With the proverbial winter curtain being pulled down on European football almost everywhere, it may be as good time as any to review who has been grabbing the headlines.
Regular column-space takers such as Lionel Messi, Cristiano Ronaldo, Sergio Aguero, Carlos Tevez, Arjen Robben and Edinson Cavani continue to light up their respective club’s fortunes, but there has been a glut of players that have begun to look like they could be next in line to follow in those footsteps.
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With the January transfer window imminent, it is likely that some transfer activity will take place, with a significant proportion of it in the Barclays Premier League, and it very well could, or at least should, include some of the these players. We have produced this season’s “Breakthrough XI” across the continent’s major leagues (excluding the Premier League), namely La Liga, Serie A, Ligue 1, the Eredivisie and Bundesliga.
Only players aged 24 and under who have never played in the Champions League have been considered for selection. Honourable mentions include Leverkusen duo Karim Bellarabi and Hakan Calhanoglu, Schalke’s Eric Maxim Choupo-Moting, Palermo’s Franco Vasquez and PSV’s Memphis Depay who all miss out due to the selection criteria. All five should find themselves at the top of major clubs’ transfer wish-lists either in January or, more likely, next summer.
And, without any further ado, here is the 2014/15 season’s Breakthrough XI (selected in a 4-3-3 formation)
A product of the Genoa academy, Mattia Perin has contended with being labelled “the next Gianluigi Buffon” even before he made his Serie A debut at the age of 18. He first began to fulfill his early promise, as Pescara’s first-choice keeper, during the 2012/13 season, at the end of which he returned to Genoa, where he has been first choice since.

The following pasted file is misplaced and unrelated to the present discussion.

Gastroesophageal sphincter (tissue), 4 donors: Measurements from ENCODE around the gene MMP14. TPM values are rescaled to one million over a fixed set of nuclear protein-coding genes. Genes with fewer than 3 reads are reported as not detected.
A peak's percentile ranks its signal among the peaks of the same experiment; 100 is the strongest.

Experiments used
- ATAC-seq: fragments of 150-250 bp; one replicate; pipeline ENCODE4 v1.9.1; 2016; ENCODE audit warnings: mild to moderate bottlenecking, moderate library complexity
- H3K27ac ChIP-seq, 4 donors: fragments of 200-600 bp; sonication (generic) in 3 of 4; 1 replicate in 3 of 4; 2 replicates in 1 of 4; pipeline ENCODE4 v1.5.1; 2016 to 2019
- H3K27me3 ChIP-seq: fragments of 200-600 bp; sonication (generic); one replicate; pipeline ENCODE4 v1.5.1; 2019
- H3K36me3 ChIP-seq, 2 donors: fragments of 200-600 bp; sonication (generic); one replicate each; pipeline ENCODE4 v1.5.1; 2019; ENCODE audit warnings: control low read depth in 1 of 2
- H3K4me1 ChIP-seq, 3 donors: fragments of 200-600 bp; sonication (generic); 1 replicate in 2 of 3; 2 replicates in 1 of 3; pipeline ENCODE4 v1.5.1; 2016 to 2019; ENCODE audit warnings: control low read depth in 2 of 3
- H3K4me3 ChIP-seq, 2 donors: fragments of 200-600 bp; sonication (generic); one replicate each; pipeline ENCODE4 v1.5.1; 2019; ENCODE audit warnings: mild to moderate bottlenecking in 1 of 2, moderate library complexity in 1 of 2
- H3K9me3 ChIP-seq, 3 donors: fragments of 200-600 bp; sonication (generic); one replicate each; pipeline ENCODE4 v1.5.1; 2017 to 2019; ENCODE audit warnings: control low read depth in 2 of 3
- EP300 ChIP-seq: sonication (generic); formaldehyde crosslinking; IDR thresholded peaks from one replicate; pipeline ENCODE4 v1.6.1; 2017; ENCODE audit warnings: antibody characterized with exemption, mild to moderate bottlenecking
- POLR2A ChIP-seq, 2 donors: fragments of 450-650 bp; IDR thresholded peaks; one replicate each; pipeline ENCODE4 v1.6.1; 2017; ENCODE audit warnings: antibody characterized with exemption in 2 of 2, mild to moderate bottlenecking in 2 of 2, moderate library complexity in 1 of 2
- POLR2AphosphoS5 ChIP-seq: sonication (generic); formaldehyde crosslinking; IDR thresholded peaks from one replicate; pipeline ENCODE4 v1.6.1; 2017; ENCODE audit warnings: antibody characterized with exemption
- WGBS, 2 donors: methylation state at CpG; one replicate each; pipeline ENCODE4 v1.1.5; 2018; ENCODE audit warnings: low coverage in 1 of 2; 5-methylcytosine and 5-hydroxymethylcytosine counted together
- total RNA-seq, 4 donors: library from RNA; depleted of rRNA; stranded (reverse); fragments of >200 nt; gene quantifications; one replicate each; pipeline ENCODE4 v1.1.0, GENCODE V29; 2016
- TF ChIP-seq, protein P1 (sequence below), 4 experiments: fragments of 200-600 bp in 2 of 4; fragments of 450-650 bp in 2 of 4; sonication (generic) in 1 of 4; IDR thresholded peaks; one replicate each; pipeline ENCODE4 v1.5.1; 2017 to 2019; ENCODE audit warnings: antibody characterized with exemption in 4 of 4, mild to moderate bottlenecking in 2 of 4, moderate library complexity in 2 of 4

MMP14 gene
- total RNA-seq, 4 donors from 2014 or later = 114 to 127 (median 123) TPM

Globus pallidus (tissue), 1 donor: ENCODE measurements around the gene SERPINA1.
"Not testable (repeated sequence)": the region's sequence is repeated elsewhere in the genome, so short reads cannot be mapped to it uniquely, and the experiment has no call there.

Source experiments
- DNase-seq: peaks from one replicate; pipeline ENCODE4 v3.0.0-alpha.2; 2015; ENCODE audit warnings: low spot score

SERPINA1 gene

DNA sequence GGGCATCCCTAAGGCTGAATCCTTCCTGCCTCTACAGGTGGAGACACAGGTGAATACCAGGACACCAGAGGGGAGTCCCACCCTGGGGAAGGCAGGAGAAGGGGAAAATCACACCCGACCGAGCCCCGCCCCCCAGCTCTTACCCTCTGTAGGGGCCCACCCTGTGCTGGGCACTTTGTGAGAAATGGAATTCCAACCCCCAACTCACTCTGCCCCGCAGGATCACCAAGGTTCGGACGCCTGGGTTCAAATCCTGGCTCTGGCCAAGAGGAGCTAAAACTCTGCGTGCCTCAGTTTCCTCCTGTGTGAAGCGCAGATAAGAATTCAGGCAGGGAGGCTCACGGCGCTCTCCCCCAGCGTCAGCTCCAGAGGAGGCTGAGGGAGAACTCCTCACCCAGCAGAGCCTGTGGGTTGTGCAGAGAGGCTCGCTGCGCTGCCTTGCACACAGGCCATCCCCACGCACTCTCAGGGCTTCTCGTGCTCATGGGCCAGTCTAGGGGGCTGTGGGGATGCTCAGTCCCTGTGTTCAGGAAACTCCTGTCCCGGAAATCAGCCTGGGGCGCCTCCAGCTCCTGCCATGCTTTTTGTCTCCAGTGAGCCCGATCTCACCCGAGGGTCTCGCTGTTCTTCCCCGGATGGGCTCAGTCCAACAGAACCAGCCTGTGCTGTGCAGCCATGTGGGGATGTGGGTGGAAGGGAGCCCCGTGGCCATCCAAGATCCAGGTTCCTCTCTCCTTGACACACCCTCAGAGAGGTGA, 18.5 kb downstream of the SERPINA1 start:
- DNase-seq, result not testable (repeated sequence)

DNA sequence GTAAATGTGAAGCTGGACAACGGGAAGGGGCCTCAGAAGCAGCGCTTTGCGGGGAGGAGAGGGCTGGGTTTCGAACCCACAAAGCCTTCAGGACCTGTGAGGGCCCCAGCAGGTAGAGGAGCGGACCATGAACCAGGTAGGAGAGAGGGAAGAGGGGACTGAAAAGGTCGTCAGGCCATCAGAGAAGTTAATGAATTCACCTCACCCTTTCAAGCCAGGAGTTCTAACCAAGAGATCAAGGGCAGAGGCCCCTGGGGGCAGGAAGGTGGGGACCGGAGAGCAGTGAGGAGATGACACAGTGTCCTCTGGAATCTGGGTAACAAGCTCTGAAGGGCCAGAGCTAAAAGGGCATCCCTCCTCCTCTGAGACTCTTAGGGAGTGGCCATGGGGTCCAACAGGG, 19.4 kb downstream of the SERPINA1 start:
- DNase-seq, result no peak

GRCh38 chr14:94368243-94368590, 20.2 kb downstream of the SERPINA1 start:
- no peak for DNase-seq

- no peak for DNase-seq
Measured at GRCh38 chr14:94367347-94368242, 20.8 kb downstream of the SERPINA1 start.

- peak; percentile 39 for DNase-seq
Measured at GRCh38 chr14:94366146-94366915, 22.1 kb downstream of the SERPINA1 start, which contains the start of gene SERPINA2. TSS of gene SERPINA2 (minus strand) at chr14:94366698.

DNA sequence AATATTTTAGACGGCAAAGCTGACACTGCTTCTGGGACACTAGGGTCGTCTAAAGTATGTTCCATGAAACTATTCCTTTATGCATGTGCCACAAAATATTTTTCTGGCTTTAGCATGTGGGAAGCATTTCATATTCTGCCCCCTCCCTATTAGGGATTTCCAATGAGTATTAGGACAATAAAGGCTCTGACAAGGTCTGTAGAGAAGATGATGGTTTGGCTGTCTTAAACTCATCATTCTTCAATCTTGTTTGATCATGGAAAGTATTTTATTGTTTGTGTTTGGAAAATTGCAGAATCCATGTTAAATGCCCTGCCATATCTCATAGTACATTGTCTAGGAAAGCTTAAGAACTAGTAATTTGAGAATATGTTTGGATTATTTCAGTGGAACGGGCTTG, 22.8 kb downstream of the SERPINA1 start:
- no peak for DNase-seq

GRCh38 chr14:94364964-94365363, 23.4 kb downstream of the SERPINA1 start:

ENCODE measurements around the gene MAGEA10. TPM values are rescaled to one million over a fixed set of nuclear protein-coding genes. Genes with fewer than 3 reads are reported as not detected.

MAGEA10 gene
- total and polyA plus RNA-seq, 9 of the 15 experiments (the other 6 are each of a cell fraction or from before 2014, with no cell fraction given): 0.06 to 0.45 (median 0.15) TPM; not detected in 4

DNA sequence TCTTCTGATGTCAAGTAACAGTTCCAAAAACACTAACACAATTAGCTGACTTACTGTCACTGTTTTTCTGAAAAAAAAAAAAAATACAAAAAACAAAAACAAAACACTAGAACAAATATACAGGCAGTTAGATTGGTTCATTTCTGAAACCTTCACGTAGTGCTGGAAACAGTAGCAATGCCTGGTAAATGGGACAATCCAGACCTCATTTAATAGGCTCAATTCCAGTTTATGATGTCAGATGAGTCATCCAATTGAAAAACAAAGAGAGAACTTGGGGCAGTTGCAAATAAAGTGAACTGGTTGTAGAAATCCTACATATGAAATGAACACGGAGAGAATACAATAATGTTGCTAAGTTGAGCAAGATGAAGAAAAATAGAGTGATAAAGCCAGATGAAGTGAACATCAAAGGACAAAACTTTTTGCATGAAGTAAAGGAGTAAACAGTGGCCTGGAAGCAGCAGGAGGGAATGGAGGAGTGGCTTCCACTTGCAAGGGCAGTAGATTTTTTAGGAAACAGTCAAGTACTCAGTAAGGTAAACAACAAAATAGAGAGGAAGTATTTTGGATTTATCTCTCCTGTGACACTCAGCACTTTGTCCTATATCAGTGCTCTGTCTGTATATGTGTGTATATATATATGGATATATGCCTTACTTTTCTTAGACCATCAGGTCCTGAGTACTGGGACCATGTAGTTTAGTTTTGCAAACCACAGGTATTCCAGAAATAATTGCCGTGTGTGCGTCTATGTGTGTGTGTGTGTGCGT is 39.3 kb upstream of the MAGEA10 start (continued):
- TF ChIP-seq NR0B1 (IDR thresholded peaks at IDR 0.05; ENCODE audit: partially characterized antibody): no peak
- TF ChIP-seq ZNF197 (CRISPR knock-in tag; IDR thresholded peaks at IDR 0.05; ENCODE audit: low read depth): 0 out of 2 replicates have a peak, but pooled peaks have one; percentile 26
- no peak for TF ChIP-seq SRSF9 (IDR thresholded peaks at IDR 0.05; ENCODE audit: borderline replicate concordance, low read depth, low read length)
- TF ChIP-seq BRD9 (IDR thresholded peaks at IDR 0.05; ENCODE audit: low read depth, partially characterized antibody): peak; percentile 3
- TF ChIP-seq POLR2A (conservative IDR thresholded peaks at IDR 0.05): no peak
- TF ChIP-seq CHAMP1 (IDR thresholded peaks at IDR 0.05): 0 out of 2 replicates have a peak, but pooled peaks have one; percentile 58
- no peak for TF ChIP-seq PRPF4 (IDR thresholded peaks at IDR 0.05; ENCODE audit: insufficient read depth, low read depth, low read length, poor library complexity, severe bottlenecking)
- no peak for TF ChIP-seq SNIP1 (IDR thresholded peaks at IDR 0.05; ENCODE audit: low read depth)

Perin has represented Italy throughout all age categories and was named in Cesare Prandelli’s World Cup squad as third choice keeper. Last month, he made his Azzurri debut under Antonio Conte in a friendly against Albania.
This season his performances have been integral in propelling Genoa into the top five in Serie A, conceding only 13 goals in 15 matches. No goalkeeper, anywhere in Europe’s top six leagues has made more saves inside the penalty box than the 22-year old. Perin currently makes 3.5 saves per game, including 2.5 per game from inside the 18-yard box. For comparison, Manchester United’s David De Gea has made 2.9 saves per game with 1.9 of them from inside the penalty box. Perin has kept five clean sheets as well including during man of the match performances against Juventus, Lazio, Fiorentina and Milan.
Without doubt one of the most impressive newcomers this season has been Nice’s 20-year-old French left back, Jordan Amavi. At 5’9, he may not be the tallest player in the side’s back line, but you would not know it considering how he fares in the air, somewhat in the mould of Patrice Evra. Needless to say, he is in the top 10 of headers won (2.7 per game) by all left backs in Europe’s major leagues. He is third in terms of most tackles completed (3.9 per game) as well, and third for interceptions (4.3 per game).
On the attacking front, Amavi, who has Togolese heritage, has completed 2.1 dribbles per game, placing him in the top five in the category in Europe. On the flip side, due to the style of his game he does give up the ball at least once a game. He also needs to cut out needless fouls. Amavi is neck and neck with Monaco’s Layvin Kurzawa as two of the most exciting young left backs anywhere in world football today. With Nice languishing in a mid-table position in Ligue 1, it is likely that the Toulon-born player will be plying his trade on a bigger stage sooner rather than later.